In Wisconsin, Trump announces $13 billion in farm aid | Reuters

U.S. President Donald Trump announced a new round of pandemic assistance to farmers of about $13 billion at a campaign rally in Wisconsin on Thursday night, delivering aid to an important sector in a crucial battleground state. Slideshow ( 2 images )

“Starting next week my administration is committing an additional ... $13 billion in relief to help farmers recover from the China virus, including Wisconsin’s incredible dairy, cranberry and ginseng farmers who got hurt badly,” Trump said, referring to the COVID-19 virus.

Wisconsin is known for its milk and cheese industries, which have been hard hit by both the White House’s trade policies and the COVID-19 pandemic.

Trump beat Democrat Hillary Clinton in Wisconsin in 2016 by less than 1% of the vote - and marked the first time the state had voted for a Republican in a presidential election since 1984.

Trump’s spoke in Mosinee, a rural town in central part of the state, came as state officials reported 2,034 new COVID-19 cases, a record one-day increase.

While the number of new COVID-19 cases reported in the United States fell 15% last week from the previous week, cases are rising in some rural states whose economies rely on the farm sector, according to a Reuters analysis.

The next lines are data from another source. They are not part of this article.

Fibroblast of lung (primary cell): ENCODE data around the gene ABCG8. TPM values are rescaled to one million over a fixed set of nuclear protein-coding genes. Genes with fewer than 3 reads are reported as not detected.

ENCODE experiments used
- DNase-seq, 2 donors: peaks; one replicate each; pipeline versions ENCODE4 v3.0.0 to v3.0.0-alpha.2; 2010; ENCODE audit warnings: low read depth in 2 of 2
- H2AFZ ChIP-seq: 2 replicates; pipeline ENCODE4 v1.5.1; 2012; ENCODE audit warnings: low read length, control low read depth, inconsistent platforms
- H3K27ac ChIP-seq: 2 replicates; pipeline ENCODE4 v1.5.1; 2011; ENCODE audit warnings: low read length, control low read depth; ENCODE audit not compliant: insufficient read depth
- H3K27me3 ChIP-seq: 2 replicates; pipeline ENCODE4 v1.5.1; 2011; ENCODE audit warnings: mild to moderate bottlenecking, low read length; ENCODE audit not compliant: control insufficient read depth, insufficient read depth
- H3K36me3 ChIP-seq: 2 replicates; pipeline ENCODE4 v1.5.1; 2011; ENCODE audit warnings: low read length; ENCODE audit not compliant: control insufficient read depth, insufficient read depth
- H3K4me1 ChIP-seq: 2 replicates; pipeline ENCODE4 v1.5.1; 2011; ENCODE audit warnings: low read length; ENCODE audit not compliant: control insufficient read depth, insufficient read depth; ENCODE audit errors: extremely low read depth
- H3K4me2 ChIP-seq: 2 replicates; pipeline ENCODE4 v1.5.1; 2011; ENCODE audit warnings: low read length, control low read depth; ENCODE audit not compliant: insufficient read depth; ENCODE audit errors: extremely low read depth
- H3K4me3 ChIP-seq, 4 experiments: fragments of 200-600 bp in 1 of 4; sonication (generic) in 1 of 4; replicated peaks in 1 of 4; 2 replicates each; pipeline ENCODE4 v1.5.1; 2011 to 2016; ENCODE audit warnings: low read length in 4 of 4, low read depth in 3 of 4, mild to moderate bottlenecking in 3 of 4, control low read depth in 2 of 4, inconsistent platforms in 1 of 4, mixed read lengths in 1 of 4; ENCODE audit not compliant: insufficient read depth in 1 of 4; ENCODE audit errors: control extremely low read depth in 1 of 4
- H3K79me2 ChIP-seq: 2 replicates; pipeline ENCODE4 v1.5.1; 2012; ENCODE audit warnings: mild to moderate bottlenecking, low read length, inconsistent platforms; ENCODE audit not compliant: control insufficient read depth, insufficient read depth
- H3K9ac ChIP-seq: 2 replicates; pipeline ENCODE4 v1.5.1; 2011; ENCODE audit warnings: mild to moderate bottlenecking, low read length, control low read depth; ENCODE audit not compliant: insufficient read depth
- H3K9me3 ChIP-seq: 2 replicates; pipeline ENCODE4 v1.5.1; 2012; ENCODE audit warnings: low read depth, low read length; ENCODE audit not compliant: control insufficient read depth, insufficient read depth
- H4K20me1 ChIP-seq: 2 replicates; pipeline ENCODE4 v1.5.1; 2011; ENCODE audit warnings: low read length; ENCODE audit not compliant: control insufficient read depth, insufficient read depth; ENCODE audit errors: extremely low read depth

Trump in April announced a $19 billion relief program to help U.S. farmers cope with the impact of the coronavirus, including $16 billion in direct payments to producers and mass purchases of meat, dairy, vegetables and other products.

It was not immediately clear which U.S. farmers would benefit from the new round of aid, or what funding source would be tapped.

China’s demand for U.S. corn and soybeans has been unrelenting in recent weeks, and it is importing more meat amid a potential food supply gap.

The flurry of export sales, along with extreme weather and sprawling drought across the U.S. Midwest this summer, has sent soybean prices to the highest seen in two years. Reporting by Steve Holland and P.J. Huffstutter; Writing by Andy Sullivan and Eric Beech; Editing by Tom Brown and Aurora Ellis

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